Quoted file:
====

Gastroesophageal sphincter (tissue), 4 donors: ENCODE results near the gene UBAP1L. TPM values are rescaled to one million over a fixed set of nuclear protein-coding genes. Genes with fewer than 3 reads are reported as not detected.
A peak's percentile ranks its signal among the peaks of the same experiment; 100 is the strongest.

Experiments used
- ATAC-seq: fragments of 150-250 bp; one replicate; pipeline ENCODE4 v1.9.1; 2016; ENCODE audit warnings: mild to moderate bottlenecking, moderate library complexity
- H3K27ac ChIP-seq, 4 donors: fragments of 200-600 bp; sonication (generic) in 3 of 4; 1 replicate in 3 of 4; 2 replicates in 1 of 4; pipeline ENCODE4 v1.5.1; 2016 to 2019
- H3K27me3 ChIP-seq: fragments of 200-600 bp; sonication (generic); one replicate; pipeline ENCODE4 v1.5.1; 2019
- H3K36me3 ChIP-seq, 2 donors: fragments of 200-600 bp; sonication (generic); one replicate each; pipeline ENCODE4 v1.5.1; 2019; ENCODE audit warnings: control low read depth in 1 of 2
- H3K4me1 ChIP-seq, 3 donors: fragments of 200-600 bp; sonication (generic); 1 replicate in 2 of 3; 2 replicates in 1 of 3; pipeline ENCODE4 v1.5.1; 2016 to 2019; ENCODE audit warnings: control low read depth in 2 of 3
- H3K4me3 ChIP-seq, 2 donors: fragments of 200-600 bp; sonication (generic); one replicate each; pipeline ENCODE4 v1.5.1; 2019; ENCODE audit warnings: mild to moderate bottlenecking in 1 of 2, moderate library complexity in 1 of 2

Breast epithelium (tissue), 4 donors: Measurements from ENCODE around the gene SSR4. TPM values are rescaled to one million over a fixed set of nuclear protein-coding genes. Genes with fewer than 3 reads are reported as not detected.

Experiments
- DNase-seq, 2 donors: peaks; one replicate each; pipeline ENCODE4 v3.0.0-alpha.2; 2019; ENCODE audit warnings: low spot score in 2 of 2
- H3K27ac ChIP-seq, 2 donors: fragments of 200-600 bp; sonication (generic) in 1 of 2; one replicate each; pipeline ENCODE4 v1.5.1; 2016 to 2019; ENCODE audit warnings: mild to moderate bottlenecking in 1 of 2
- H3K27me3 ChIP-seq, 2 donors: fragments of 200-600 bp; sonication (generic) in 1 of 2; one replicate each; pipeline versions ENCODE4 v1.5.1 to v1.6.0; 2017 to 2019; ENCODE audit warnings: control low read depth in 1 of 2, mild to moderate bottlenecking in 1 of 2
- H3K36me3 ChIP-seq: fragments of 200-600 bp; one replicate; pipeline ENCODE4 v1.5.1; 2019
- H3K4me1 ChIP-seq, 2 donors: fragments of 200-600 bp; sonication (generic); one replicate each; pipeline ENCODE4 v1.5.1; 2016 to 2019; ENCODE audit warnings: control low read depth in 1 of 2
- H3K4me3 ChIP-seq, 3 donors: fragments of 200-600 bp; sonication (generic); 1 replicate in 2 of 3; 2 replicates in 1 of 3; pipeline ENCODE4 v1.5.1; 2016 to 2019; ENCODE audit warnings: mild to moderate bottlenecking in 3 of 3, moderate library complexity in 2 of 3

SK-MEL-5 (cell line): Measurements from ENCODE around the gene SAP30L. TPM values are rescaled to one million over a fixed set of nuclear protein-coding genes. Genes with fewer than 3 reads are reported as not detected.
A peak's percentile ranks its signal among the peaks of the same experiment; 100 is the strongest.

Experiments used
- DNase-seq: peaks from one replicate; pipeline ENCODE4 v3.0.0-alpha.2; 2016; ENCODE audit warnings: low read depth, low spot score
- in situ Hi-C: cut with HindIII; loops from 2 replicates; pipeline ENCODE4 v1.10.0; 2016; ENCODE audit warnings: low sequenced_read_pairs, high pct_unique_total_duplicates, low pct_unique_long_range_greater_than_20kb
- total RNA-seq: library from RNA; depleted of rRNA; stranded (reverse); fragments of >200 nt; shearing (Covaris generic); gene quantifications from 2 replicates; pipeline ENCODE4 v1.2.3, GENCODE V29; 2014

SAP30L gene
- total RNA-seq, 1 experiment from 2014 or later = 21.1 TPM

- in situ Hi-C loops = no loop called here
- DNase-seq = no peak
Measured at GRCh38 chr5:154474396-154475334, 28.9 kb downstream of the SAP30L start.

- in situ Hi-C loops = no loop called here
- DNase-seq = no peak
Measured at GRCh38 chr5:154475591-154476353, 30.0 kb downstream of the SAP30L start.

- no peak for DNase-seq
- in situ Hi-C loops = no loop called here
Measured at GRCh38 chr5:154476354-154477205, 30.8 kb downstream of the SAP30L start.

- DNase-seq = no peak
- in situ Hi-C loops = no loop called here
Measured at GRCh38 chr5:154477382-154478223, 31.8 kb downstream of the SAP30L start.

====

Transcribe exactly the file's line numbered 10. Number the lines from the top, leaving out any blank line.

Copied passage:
Breast epithelium (tissue), 4 donors: Measurements from ENCODE around the gene SSR4. TPM values are rescaled to one million over a fixed set of nuclear protein-coding genes. Genes with fewer than 3 reads are reported as not detected.